by Peter Bodley
The city of Coon Rapids plans to pump more money into its housing improvement home loan programs.
Acting on a recommendation from the Coon Rapids Mortgage Assistance Foundation, the Coon Rapids City Council has approved allocating $250,000 from foundation funds to the home loan programs.
The city housing program was developed by the foundation board of directors with assistance of city staff in 2005.
There are four loan funds.
• Home improvement incentive program loan fund.
• Home rehabilitation assistance program loan fund.
• Two-family home rehabilitation program loan fund.
• Emergency home repair program loan fund.
According to Cheryl Bennett, city housing and zoning coordinator, $150,000 will be allocated to the home improvement incentive program and $100,000 to the home rehabilitation assistance program.
Since the first loans were issued in July 2005, the foundation has allocated $2,425,000 to the program, Bennett said.
As of Oct. 31, 2011, 170 loans have been funded and 95 percent of the funds committed, she said.
According to Donna Naeve, foundation president, the additional funding has been recommended because there has been an increase in the applications for loans in recent months.
As well, the foundation is looking at finding new ways to get the word out to the public about the loan programs, Naeve said.
The housing program has been administered by the Center for Energy and Environment since 2005 and an extension of the existing contract, which was set to expire Dec. 31, 2011, was approved by the council on the recommendation of the foundation board until Dec. 31, 2014.
In addition, the foundation board recommended and the county approved expanding the regenerations downpayment assistance loan program, which began in April 2010.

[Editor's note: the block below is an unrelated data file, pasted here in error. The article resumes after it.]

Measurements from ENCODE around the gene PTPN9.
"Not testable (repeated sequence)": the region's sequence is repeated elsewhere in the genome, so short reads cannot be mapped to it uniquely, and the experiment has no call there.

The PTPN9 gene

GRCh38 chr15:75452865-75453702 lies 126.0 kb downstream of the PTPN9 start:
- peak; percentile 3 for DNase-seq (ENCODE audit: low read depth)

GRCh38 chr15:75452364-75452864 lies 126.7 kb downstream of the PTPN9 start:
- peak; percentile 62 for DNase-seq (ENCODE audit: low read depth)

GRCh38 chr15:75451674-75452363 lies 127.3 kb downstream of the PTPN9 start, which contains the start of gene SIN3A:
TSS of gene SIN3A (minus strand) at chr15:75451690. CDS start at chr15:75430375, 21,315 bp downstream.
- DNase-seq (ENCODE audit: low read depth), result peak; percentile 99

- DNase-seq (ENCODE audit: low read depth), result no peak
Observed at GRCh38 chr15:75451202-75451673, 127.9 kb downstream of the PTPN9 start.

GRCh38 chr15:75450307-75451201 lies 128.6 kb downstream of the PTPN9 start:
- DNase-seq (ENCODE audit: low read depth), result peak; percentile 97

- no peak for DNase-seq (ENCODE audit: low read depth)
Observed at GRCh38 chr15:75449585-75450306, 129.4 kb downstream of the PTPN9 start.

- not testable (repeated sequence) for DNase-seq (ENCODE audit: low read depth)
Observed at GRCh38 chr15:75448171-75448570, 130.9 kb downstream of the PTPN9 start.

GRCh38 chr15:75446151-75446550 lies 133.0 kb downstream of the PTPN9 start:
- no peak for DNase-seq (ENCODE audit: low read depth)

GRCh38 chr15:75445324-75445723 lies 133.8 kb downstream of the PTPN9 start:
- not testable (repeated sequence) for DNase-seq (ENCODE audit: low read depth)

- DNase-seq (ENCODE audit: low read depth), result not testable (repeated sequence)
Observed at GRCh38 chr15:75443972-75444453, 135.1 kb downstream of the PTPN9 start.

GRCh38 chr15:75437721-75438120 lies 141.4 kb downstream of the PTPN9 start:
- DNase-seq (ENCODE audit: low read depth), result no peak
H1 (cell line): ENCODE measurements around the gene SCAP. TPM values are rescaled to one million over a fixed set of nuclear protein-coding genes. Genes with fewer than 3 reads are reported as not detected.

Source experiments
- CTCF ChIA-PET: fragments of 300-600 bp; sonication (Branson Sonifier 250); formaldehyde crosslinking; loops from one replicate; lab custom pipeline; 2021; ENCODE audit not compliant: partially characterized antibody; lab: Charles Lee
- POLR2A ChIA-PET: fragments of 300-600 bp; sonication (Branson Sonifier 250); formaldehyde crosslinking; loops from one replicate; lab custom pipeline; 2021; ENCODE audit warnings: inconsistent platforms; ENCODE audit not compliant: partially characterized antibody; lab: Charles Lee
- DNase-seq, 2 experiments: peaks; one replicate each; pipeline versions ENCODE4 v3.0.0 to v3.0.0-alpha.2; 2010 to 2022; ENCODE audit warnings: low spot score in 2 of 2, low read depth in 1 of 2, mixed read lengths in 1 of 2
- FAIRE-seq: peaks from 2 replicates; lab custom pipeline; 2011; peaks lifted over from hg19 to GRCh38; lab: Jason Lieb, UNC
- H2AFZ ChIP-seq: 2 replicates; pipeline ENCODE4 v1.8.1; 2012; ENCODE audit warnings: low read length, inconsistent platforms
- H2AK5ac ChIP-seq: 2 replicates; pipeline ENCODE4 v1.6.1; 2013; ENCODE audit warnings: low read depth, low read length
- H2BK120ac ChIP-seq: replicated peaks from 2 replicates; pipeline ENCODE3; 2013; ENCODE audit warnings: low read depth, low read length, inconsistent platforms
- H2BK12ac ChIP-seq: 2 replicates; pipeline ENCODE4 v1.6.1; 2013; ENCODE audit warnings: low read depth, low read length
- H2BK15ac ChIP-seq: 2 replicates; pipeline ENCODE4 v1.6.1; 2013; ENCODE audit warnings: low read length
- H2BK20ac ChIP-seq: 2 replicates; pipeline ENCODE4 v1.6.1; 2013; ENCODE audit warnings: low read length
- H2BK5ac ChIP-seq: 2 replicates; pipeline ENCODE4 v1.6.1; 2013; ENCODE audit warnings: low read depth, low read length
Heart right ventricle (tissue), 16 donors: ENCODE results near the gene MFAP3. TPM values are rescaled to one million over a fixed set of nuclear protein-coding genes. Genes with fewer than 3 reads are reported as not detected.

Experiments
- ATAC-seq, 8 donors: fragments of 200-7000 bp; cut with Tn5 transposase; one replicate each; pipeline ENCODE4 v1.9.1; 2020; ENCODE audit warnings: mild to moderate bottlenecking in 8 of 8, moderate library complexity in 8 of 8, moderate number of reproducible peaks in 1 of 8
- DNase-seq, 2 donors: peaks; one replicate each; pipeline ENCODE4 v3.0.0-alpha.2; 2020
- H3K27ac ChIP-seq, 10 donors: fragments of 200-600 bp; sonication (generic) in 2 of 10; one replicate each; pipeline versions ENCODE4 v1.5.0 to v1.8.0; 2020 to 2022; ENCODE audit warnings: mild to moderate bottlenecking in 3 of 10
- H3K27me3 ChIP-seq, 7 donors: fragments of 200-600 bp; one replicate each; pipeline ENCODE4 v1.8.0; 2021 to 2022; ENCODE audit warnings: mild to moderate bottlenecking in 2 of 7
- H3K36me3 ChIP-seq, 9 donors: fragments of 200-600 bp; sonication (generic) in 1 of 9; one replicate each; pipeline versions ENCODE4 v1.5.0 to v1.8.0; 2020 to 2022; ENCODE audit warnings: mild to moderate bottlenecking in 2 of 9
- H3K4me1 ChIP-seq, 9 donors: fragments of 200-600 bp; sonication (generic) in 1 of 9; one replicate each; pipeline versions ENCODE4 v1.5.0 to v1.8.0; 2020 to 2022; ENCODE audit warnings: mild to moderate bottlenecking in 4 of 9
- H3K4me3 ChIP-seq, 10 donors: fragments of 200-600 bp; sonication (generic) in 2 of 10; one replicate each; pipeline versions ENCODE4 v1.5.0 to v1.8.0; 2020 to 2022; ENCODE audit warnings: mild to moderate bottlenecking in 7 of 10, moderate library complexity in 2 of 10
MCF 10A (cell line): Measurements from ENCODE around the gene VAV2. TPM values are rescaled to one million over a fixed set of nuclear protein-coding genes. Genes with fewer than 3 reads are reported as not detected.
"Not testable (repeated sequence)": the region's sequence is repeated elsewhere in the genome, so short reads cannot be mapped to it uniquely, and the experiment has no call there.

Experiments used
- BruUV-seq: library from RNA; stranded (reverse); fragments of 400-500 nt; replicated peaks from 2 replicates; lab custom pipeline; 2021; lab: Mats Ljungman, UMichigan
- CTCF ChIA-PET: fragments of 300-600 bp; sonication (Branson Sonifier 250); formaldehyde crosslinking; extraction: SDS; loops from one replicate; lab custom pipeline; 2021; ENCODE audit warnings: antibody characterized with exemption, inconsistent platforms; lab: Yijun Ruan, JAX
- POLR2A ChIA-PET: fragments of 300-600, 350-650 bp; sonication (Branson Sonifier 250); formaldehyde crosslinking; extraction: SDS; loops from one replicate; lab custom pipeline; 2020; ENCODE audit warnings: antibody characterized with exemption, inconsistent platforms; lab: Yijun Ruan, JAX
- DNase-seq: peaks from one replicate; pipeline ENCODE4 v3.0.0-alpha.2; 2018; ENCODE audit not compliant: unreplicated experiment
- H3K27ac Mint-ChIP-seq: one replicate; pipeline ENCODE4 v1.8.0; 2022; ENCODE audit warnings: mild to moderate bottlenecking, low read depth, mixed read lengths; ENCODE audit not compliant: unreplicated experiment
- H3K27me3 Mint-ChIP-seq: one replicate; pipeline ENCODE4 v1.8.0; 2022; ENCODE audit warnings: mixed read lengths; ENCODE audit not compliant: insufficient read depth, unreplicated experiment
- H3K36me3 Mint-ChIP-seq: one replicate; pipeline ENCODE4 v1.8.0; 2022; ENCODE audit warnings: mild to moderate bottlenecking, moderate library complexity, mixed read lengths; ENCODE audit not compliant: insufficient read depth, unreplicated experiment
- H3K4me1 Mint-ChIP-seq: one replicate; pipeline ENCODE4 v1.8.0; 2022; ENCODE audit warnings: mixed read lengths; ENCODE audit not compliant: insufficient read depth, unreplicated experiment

According to Bennett, the program promoted and facilitates the repair or modernization of existing single-family housing units through the use of a federally-insured FHA Section 203(k) mortgage.
The program provides down payment assistance of up to 3.5 percent of the purchase price of the property, plus rehabilitation costs, through a forgivable loan up to a maximum of $6,000, Bennett said.
“The loan is fully forgiven after 10 years of principal residence occupancy of the borrower,” Bennett said.
There is no maximum purchase price on the property under the program, but the maximum mortgage under FHA regulations is presenting $318,550 for property in Anoka County, she said.
The action by the council will expand the program to current residents refinancing an existing mortgage to use the FHA mortgage to make needed repairs or renovations of their properties.
According to Bennett, the terms would be the same as for a new homebuyer – up to $6,000 in assistance forgiven after 10 years.
Participation would require at least $10,000 in improvements and while equity could be used to partially fund the renovations included in the FHA mortgage, the program will prohibit cashing out any equity during the mortgage refinancing, Bennett said.
Under the existing regenerations program, 13 downpayment assistance loans had been made as of the end of November 2011.
Downpayment assistance loans totaling $62,664 have resulted in more than $218,127 worth of rehabilitation work on these properties and returned 12 vacant, foreclosed homes to owner occupancy, Bennett said.
“Eight of the 13 households (62 percent) have minor children of school and pre-school age; 85 percent are first-time homebuyers,” she said.
This has been a very successful program, Naeve said.
According to Councilmember Scott Schulte, who is one of two councilmembers who serve on the foundation board – Mayor Tim Howe is the other – participants in the loan programs are well represented across the city geographically.
“The regenerations program is bringing young families to the city,” Howe said.
The Coon Rapids Mortgage Assistance Foundation was established in 1979 to allow the city to issue low interest housing bonds to boost new housing construction at a time of high interest rates.
The $45 million housing revenue bond issue, of which $12.2 million was refunded in 1994 to take advantage of lower interest rates, was paid off in March 2003.
Mortgage payments from homeowners who benefited from the bond issue paid off the bonds.
And the money that has built up in the foundation coffers over the years has been allocated to housing and rehabilitation projects in Coon Rapids.
Peter Bodley is at email@example.com